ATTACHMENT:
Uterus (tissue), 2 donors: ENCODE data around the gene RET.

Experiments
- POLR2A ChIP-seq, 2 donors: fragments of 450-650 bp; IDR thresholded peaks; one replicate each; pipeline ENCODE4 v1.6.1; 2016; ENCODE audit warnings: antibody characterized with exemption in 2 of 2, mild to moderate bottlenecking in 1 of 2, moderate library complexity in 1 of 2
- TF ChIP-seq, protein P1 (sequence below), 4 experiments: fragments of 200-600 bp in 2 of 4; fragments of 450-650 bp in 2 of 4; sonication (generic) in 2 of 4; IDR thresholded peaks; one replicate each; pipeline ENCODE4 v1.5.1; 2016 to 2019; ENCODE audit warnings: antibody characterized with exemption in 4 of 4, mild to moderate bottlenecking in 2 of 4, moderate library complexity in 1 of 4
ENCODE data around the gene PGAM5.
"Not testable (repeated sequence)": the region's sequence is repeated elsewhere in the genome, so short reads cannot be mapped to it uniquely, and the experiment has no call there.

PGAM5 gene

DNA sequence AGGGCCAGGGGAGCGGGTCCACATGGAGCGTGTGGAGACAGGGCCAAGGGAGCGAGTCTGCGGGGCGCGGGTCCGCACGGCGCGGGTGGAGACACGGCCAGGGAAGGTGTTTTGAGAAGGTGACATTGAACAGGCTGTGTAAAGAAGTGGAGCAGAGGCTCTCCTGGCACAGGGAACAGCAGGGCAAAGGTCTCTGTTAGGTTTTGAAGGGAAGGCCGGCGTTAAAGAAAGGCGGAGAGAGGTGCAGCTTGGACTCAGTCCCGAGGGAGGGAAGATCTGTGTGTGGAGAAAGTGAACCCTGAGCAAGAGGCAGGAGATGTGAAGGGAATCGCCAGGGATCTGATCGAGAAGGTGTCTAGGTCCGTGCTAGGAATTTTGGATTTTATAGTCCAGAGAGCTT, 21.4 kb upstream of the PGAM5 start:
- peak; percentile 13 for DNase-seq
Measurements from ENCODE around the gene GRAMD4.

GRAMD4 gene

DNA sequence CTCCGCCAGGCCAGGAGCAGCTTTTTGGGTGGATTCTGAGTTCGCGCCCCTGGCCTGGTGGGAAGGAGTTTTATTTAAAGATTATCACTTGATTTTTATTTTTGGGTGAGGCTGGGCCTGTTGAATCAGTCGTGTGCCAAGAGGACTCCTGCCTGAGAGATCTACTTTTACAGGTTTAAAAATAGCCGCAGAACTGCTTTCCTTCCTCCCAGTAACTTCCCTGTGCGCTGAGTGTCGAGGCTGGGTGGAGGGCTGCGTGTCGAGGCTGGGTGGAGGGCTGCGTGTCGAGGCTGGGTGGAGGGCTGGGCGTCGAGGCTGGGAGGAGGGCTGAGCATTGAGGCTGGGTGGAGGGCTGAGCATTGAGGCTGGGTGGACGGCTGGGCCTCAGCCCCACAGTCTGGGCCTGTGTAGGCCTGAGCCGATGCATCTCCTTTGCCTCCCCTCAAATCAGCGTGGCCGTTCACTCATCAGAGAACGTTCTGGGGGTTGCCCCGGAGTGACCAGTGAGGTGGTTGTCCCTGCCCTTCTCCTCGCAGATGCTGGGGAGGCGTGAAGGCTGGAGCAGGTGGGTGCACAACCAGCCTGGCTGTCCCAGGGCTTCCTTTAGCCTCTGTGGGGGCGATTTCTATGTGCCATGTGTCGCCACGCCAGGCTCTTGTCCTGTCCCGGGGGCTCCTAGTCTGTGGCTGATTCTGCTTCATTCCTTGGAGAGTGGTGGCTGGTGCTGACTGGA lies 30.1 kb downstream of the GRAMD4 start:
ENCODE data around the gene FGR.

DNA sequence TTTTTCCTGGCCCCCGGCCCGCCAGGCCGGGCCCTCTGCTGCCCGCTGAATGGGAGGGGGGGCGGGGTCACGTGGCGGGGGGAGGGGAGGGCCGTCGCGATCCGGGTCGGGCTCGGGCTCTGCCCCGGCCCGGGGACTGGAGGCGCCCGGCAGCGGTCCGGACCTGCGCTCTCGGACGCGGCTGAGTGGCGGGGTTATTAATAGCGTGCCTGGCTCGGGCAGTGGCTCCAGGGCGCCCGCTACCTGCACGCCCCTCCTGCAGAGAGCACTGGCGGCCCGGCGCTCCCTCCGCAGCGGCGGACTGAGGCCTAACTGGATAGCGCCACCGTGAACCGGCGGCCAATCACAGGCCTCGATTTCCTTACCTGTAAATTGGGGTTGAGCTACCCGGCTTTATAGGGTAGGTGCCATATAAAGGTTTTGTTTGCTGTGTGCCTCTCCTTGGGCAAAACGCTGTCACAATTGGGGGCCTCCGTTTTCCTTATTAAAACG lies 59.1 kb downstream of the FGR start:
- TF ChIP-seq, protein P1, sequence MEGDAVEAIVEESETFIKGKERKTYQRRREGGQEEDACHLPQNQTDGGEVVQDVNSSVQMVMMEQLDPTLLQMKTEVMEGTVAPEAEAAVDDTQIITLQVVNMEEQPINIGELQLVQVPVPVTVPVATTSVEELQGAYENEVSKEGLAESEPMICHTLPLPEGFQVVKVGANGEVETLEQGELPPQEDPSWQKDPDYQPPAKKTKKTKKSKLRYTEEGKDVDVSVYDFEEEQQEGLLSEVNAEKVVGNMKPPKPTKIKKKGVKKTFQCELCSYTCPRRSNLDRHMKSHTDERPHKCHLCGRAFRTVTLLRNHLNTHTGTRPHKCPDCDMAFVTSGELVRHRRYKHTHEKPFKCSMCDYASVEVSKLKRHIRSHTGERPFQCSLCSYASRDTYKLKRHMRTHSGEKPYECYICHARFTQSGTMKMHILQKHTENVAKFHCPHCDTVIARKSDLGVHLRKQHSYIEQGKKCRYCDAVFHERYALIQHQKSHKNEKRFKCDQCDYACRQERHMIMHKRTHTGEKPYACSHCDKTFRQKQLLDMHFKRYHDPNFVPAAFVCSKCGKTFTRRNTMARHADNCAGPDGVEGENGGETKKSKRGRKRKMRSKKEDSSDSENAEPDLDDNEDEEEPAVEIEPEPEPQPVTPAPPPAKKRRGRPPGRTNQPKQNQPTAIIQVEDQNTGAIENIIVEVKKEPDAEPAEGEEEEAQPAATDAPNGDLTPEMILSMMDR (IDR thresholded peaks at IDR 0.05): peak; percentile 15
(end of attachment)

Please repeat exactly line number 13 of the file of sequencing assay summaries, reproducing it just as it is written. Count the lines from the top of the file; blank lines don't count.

ENCODE data around the gene FGR.